Fatalities from lack of restraint this year already surpass 2011
By Nathan Hardin
SALISBURY — On April 21, relatives and old high school friends gathered at the end of Ocean View Pier on the Virginia coast to remember Hunter Garner.
The 25-year-old had been on their minds for the past week and a half. It was his favorite place.
Garner’s mother, Cassey Hafer, said about 50 relatives and friends attended the seaside memorial.
“It was on a Saturday,” Hafer said. “It was a beautiful day that day.”
They scattered Garner’s ashes in the water where he used to fish with his brothers. He loved to fish.
“We were all together when we did that,” she said, “at the place he loved the most.”
It was the second memorial for Garner. The first was held in Rockwell on April 15, four days after he crashed his car and died on Old Beatty Ford Road.
An N.C. Highway Patrol investigator said at the time that he wasn’t positive Garner would have survived the crash if he’d been wearing a seat belt; but the fact that he wasn’t left no doubt of the outcome.
Garner is one of eight people who have died in motor vehicle crashes in Rowan County this year. Seven of them weren’t wearing seat belts. That’s more than all of last year.
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Authorities said Garner’s 1990 Mazda RX-7 was traveling West on Old Beatty Ford Road when it swerved into the oncoming lane and struck a van with four people inside.
The left front end of the van clipped the car, pulling the door off and ripping the convertible top.
Hunter was thrown from the car to the side of the road.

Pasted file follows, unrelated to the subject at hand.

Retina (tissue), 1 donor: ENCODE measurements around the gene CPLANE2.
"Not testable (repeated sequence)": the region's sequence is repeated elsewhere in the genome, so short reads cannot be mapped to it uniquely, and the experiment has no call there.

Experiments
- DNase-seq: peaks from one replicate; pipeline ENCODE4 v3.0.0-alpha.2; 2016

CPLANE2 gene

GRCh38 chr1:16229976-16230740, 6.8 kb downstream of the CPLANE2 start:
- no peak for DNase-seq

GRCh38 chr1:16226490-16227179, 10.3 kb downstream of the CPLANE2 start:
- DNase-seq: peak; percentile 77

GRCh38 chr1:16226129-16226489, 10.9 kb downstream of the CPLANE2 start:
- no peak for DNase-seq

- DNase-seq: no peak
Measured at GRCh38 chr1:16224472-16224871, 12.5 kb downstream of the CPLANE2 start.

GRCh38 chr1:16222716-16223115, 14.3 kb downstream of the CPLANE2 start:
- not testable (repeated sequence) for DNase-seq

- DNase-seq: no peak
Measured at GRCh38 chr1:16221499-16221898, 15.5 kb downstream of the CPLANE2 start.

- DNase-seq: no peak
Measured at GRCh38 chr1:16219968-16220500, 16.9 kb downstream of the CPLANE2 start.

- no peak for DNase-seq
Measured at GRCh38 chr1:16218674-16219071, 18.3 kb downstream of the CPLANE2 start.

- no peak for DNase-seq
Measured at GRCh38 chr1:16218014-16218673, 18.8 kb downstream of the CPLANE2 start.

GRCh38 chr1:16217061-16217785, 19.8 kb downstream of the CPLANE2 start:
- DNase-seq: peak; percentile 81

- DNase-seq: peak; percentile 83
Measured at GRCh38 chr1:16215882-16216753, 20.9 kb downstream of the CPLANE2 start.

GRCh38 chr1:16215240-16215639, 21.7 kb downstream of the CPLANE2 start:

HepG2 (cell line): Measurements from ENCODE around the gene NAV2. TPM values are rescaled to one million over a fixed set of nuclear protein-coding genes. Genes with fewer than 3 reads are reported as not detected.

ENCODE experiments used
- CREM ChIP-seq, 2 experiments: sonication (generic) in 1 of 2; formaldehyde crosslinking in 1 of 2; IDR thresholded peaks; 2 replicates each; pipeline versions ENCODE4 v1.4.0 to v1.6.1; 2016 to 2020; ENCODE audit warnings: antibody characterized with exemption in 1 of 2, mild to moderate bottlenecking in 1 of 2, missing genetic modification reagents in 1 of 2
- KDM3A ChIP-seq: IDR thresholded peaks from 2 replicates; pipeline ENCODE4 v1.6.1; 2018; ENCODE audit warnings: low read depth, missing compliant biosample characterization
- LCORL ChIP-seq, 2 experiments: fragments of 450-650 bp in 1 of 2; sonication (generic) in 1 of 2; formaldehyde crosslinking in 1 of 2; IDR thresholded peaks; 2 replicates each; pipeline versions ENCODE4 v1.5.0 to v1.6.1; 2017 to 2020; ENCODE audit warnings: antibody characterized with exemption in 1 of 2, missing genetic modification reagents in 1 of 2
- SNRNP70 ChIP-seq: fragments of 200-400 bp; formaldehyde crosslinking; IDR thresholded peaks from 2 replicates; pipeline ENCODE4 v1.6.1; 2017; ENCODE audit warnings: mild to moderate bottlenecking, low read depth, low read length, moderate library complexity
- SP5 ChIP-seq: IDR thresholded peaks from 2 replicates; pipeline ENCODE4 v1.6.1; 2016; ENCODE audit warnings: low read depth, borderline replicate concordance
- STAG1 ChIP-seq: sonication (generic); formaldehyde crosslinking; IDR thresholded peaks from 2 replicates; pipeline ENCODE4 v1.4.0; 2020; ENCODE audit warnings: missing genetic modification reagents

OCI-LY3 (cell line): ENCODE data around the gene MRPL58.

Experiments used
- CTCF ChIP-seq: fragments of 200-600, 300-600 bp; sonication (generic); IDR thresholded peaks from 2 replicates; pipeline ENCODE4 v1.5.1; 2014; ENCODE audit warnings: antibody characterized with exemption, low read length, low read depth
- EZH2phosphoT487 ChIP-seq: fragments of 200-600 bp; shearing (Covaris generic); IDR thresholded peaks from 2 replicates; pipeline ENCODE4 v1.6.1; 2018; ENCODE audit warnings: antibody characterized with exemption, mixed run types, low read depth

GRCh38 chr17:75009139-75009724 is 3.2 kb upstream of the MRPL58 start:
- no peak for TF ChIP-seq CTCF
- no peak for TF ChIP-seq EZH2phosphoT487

First responders worked to save his life, but couldn’t.
They canceled an incoming helicopter called to the scene to transport him to a hospital.
“I happened to be home that day with my husband, and my ex-husband called me right around, around lunchtime, around noon,” said Hafer, Garner’s mother.
Hafer lives in Virginia, where Garner was raised. His father, Tony, lives in Rockwell.
The family has known tragedy. Hafer’s oldest son had been in a near fatal accident when he was 17.
Still, this didn’t seem real. She asked Tony if he was sure.
“Obviously, I didn’t want to believe it,” she said.
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Garner’s death came in what is shaping up to be an “exceedingly high” year for auto fatalities in which the people dying aren’t wearing their seat belts, said N.C. State Highway Patrol Sgt. K.L. Blakley, who works in Rowan County.
In 2011, there were 11 auto fatalities in Rowan County. In five of those, the people who died weren’t wearing seat belts.
It didn’t take long for 2012 to exceed those numbers.
“Our first three fatalities we had, all of them in January, none of them had their seat belts on,” Blakley said.
The next three, a 21-year-old woman, a 22-year-old woman and then Garner, weren’t buckled in, either.
Several fatalities this year have involved people who were crushed by their own cars after being ejected, authorities said.
Tiffany West was in the back seat of a Chrysler PT Cruiser on Interstate 85 when it overturned in February.
She was pinned under the car when it veered right off the road, hit a guardrail and overturned.
Blakley said some don’t wear seat belts in the back seat because they have a seat in front of them to cushion the crash.